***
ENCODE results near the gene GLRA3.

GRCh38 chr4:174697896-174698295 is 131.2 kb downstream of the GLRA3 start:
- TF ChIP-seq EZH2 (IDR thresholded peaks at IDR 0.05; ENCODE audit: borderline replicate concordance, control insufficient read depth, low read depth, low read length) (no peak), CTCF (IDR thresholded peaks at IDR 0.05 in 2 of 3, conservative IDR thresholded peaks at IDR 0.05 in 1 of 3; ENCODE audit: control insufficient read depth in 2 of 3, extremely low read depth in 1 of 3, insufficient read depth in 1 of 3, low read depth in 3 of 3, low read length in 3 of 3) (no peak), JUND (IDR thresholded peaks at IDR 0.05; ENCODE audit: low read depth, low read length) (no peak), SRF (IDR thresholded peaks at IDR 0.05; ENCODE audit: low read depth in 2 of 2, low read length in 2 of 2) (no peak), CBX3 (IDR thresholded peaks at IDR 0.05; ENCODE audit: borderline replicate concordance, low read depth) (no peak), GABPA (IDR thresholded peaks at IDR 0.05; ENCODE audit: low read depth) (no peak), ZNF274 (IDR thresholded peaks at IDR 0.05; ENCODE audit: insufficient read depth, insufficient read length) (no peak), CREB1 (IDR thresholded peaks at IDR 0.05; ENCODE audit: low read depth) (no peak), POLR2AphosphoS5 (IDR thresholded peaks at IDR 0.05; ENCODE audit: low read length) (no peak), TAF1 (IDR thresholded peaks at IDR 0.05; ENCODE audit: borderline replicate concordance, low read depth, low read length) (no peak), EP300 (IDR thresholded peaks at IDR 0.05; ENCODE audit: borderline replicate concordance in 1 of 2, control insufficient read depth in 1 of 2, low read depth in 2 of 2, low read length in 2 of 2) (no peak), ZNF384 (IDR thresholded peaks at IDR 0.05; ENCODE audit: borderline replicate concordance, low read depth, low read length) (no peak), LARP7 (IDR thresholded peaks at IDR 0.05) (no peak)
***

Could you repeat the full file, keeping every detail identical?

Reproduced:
ENCODE results near the gene GLRA3.

GRCh38 chr4:174697896-174698295 is 131.2 kb downstream of the GLRA3 start:
- TF ChIP-seq EZH2 (IDR thresholded peaks at IDR 0.05; ENCODE audit: borderline replicate concordance, control insufficient read depth, low read depth, low read length) (no peak), CTCF (IDR thresholded peaks at IDR 0.05 in 2 of 3, conservative IDR thresholded peaks at IDR 0.05 in 1 of 3; ENCODE audit: control insufficient read depth in 2 of 3, extremely low read depth in 1 of 3, insufficient read depth in 1 of 3, low read depth in 3 of 3, low read length in 3 of 3) (no peak), JUND (IDR thresholded peaks at IDR 0.05; ENCODE audit: low read depth, low read length) (no peak), SRF (IDR thresholded peaks at IDR 0.05; ENCODE audit: low read depth in 2 of 2, low read length in 2 of 2) (no peak), CBX3 (IDR thresholded peaks at IDR 0.05; ENCODE audit: borderline replicate concordance, low read depth) (no peak), GABPA (IDR thresholded peaks at IDR 0.05; ENCODE audit: low read depth) (no peak), ZNF274 (IDR thresholded peaks at IDR 0.05; ENCODE audit: insufficient read depth, insufficient read length) (no peak), CREB1 (IDR thresholded peaks at IDR 0.05; ENCODE audit: low read depth) (no peak), POLR2AphosphoS5 (IDR thresholded peaks at IDR 0.05; ENCODE audit: low read length) (no peak), TAF1 (IDR thresholded peaks at IDR 0.05; ENCODE audit: borderline replicate concordance, low read depth, low read length) (no peak), EP300 (IDR thresholded peaks at IDR 0.05; ENCODE audit: borderline replicate concordance in 1 of 2, control insufficient read depth in 1 of 2, low read depth in 2 of 2, low read length in 2 of 2) (no peak), ZNF384 (IDR thresholded peaks at IDR 0.05; ENCODE audit: borderline replicate concordance, low read depth, low read length) (no peak), LARP7 (IDR thresholded peaks at IDR 0.05) (no peak)